But once again it is my child herself who dictates how I continue.  Just as my son's loathing of the breast made it essential to give up breastfeeding, so my daughter's love of it keeps me persisting now.  The few bottles she has submitted to (of formula, in my opinion only a nutter would express unless they have to) have brought her nourishment, but little pleasure.  So while she's lucky that there's a little oxytocin-hit in it for Mama (and even more lucky my nipples healed), the only reason I'm still breastfeeding is the look of bliss that sweeps across her dear face every time she feeds.

So breastfeeding can be a pain in the, well, breast.  And it can be impossible, or at least horrendously difficult and emotionally destructive to achieve.  Yet while it's only slightly better for a baby than formula (for us in the priviledged West with money and clean water etc), we are bombarded with the message that we must breastfeed, at almost any cost.  And it's this militant, guilt-mongering stance that I cannot forgive.

I remain angry about a lot of attitudes surrounding my breastfeeding experiences.  I still believe that poor nursing care was at least partly to blame for the failure to breastfeed my son.  One particularly insensitive nurse haunted my nightmares for months, but in general I encountered a stubborn belief in forcing breastfeeding, but inconsistent and counter-intuitive advice in attempting to make it happen.  This attitude was itself an echo of the Breastfeeding Association's mantra of 'breast is best', without any real help in how it can be achieved.  I'm afraid I've come to think of the BA as purely a self-fan-club for successful breastfeeders, rather than any sort of advocacy group for struggling mothers.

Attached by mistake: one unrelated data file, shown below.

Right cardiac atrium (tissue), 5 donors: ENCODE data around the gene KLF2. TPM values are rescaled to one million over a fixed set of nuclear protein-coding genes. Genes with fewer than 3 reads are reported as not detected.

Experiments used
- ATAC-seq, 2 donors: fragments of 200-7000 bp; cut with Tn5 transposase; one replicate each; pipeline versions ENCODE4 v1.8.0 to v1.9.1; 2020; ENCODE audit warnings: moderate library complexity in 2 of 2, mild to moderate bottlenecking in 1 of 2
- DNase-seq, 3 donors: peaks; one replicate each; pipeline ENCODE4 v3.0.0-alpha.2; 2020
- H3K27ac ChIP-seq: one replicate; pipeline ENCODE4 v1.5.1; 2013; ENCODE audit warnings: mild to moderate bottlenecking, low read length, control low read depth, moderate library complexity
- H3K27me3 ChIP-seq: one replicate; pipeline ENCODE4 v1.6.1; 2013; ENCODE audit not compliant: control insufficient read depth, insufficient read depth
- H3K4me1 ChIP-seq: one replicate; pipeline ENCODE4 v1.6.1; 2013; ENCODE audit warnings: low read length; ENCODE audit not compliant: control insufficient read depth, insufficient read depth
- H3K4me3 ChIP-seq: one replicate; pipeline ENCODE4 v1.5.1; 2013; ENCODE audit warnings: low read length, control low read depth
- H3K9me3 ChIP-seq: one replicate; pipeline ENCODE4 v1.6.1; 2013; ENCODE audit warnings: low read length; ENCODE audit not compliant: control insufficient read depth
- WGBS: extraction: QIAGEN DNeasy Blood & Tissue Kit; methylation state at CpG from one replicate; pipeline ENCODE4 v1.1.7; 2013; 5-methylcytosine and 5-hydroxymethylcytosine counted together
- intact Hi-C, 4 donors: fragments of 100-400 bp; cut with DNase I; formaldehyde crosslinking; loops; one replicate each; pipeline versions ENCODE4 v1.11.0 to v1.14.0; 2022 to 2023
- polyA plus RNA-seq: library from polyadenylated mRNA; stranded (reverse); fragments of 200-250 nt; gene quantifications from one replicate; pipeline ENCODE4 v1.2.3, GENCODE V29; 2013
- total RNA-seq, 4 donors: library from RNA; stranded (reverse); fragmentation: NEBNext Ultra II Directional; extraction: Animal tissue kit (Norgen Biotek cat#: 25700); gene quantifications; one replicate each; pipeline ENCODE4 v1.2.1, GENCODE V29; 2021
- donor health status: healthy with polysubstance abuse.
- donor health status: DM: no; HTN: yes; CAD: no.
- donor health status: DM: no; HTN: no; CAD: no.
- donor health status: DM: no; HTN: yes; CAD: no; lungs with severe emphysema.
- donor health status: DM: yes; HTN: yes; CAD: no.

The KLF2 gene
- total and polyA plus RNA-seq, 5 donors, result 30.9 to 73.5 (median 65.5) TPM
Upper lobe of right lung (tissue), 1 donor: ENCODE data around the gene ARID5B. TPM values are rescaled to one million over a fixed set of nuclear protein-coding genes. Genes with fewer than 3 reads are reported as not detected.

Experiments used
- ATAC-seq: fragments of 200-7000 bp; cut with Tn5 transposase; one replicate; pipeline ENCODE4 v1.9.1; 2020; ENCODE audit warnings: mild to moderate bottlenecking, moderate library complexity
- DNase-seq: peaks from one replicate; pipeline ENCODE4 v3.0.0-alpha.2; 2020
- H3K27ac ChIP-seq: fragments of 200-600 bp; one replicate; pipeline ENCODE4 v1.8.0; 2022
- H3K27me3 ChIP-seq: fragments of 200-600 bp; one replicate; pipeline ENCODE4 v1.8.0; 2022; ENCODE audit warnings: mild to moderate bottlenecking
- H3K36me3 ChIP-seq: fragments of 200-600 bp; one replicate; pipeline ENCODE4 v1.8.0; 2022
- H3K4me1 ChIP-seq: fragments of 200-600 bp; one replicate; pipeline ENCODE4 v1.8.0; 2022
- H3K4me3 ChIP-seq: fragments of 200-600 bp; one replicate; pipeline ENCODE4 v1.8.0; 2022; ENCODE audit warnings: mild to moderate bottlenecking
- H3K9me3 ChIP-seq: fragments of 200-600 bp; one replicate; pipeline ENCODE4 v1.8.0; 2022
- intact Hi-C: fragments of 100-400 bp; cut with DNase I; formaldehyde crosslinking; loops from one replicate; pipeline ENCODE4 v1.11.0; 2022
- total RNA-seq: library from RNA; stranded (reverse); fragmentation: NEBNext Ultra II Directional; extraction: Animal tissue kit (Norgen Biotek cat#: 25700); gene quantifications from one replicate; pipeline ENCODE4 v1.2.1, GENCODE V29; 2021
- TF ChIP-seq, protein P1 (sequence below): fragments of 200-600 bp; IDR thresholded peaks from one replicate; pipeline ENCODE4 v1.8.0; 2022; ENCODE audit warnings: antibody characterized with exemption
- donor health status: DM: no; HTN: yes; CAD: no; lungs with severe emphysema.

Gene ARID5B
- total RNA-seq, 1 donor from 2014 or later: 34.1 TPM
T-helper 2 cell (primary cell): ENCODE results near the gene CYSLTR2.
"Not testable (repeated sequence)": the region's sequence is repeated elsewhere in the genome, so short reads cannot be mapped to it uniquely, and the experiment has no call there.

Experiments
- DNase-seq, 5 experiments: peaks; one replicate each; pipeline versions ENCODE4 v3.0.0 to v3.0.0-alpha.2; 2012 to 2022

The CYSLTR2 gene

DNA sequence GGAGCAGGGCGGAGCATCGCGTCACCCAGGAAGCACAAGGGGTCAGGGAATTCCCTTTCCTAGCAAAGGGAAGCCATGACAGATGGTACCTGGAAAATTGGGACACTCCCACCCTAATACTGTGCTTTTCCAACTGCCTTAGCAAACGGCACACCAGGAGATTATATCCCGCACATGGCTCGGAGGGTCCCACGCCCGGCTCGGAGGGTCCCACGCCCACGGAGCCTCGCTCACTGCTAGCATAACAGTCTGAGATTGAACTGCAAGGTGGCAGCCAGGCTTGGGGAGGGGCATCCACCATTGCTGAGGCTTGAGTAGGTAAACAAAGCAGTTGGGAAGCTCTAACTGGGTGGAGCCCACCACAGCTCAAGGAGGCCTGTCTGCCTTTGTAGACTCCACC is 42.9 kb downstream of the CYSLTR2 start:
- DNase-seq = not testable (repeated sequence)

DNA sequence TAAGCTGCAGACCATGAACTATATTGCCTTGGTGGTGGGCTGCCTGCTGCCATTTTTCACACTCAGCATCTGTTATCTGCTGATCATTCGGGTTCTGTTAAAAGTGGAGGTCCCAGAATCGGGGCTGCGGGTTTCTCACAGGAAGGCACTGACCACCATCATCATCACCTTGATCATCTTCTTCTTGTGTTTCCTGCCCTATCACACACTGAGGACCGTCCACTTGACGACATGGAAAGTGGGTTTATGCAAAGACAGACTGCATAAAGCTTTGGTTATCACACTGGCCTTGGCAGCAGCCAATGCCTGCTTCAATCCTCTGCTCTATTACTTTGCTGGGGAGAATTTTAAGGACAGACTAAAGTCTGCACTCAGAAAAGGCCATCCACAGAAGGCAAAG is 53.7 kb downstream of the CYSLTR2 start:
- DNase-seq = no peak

And then it turns out that even when you avoid the guilt of failing to breastfeed (oh yes, I failed at it), you get hit with a new set of traps for guilt and censor.  In trying to gain advice on healing my poor nipples, for example, I learnt that it was my fault for doing it wrong - apparently "correct" breastfeeding doesn't hurt.  One article even claimed that while most newly feeding mums experience pain, this is not normal.  Apart from needing a dictionary to check the definition of "normal", they could certainly do with a lesson in compassion... and reality.  I promise you, having your nipples suddenly being sucked on for hours and hours a day is painful, no matter how perfect your "attachment" is.

And of course there's the old can of worms of public breastfeeding.  Somehow I hadn't previously twigged just how hideous the attitude is until I was in the situation of having to be one of them - a mother, with boobs.  To be a properly good woman, one should really still become a mother if at all possible.  And as anyone who has become a mother will have been told and told and told, to be a good mother, one must breastfeed.  And yet, this activity should really not be seen in public.  So, women should be breastfeeding, but we should not be seen doing so.  Turns out, women, still, should not be leaving the house.  At least not in ways that are upsetting - doing something as grotesque as using our breasts to feed a baby.  Breasts should be pretty accessories for men to enjoy and potentially be aroused by, and they clearly don't want to think about babies when they're thinking about sex.  The fact that sex and breasts only exist for the continuance of the species is a rather inconveniently real and gruesome fact that people would rather not be reminded of.

So you may have gathered that I'm not much of a fan of breastfeeding.  And I've got a beautifully feeding baby and heaps of milk and I don't much mind getting my tits out.  I simply couldn't carry on without so much in my favour.  I hear some women love it, and that's wonderful.  But the breastfeeding "Nazis" really need to change their attitude towards the rest of us.  It doesn't even promote breastfeeding, in fact it can sabotage genuine efforts, cause unneccesary misery... and in some cases create nearly two years of pent-up rage requiring expression in a ranty blog-post.